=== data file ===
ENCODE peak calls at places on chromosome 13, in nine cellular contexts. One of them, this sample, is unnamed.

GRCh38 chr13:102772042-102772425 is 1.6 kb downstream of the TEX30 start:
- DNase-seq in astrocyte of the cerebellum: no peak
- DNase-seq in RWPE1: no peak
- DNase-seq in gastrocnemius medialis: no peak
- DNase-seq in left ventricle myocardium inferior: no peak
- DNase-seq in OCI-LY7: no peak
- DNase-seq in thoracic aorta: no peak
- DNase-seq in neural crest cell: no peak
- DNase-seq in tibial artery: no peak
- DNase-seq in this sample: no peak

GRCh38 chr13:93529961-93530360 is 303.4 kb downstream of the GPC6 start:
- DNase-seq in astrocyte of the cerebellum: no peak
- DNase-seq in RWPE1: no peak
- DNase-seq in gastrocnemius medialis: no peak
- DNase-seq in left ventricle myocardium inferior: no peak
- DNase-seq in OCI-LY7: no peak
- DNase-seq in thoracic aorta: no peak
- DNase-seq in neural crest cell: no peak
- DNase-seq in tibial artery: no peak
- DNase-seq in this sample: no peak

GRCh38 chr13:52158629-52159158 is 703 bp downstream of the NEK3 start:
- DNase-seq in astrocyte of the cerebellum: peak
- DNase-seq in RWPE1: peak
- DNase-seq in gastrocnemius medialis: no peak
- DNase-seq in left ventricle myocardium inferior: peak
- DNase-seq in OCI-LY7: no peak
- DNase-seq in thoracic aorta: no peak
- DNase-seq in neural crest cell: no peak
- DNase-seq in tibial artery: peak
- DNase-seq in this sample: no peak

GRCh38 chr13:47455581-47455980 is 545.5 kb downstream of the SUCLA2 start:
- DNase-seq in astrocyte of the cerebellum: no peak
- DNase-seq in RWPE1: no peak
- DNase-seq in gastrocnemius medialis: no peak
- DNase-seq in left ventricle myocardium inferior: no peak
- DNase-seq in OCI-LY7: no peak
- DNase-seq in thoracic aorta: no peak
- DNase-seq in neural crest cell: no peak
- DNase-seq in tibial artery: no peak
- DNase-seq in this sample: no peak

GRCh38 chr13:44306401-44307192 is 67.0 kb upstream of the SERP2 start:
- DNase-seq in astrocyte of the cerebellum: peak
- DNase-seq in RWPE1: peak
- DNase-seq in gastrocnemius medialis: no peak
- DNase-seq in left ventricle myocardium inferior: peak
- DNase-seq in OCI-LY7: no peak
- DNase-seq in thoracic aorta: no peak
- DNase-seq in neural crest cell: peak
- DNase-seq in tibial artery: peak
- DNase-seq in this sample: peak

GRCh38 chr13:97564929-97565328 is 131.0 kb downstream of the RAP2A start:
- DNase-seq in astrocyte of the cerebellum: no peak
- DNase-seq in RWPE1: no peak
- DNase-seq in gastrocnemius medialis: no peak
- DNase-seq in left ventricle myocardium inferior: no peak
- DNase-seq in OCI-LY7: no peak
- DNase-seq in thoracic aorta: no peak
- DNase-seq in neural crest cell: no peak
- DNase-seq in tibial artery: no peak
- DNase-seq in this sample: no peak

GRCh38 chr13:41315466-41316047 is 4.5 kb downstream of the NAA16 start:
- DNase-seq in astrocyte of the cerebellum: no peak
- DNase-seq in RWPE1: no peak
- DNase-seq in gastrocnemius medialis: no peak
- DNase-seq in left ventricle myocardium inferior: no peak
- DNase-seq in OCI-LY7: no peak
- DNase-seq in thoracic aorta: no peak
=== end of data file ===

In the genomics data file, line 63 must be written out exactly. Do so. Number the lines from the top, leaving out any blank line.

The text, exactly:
- DNase-seq in astrocyte of the cerebellum: no peak